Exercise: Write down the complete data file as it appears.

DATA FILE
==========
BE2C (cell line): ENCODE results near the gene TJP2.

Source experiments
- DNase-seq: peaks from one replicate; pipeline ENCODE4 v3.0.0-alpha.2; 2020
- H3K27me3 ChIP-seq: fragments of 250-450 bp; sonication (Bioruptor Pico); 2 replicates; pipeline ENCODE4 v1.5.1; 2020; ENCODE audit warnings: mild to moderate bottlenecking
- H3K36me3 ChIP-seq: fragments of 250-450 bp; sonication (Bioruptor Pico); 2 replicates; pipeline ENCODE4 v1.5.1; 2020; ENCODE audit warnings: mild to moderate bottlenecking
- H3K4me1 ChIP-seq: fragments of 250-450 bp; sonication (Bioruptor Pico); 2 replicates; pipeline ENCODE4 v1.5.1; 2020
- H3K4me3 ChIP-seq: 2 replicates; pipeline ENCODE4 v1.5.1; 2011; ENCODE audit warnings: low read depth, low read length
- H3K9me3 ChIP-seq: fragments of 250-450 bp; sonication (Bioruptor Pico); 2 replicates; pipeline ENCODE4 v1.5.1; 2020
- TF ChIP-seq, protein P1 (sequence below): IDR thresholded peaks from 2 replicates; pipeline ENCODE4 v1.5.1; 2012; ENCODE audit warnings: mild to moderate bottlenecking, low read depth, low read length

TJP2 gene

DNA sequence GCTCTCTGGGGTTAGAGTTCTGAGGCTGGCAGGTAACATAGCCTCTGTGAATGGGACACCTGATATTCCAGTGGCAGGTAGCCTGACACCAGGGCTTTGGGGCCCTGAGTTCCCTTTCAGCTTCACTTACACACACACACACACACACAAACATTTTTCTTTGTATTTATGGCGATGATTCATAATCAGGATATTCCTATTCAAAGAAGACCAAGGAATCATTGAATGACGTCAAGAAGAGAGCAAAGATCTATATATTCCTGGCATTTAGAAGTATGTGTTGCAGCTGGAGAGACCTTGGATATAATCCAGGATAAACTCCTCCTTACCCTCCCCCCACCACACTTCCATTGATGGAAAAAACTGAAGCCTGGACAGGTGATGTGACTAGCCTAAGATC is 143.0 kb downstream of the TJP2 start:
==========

BE2C (cell line): ENCODE results near the gene TJP2.

Source experiments
- DNase-seq: peaks from one replicate; pipeline ENCODE4 v3.0.0-alpha.2; 2020
- H3K27me3 ChIP-seq: fragments of 250-450 bp; sonication (Bioruptor Pico); 2 replicates; pipeline ENCODE4 v1.5.1; 2020; ENCODE audit warnings: mild to moderate bottlenecking
- H3K36me3 ChIP-seq: fragments of 250-450 bp; sonication (Bioruptor Pico); 2 replicates; pipeline ENCODE4 v1.5.1; 2020; ENCODE audit warnings: mild to moderate bottlenecking
- H3K4me1 ChIP-seq: fragments of 250-450 bp; sonication (Bioruptor Pico); 2 replicates; pipeline ENCODE4 v1.5.1; 2020
- H3K4me3 ChIP-seq: 2 replicates; pipeline ENCODE4 v1.5.1; 2011; ENCODE audit warnings: low read depth, low read length
- H3K9me3 ChIP-seq: fragments of 250-450 bp; sonication (Bioruptor Pico); 2 replicates; pipeline ENCODE4 v1.5.1; 2020
- TF ChIP-seq, protein P1 (sequence below): IDR thresholded peaks from 2 replicates; pipeline ENCODE4 v1.5.1; 2012; ENCODE audit warnings: mild to moderate bottlenecking, low read depth, low read length

TJP2 gene

DNA sequence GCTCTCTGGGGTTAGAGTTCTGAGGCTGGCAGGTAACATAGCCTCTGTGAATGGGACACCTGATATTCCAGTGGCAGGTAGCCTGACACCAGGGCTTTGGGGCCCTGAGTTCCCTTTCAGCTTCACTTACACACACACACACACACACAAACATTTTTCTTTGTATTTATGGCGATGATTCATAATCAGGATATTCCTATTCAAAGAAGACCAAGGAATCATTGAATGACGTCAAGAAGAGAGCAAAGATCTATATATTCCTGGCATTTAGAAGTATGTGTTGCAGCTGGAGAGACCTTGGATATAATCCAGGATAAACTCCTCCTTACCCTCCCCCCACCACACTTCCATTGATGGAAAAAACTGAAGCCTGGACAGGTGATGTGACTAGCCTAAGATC is 143.0 kb downstream of the TJP2 start: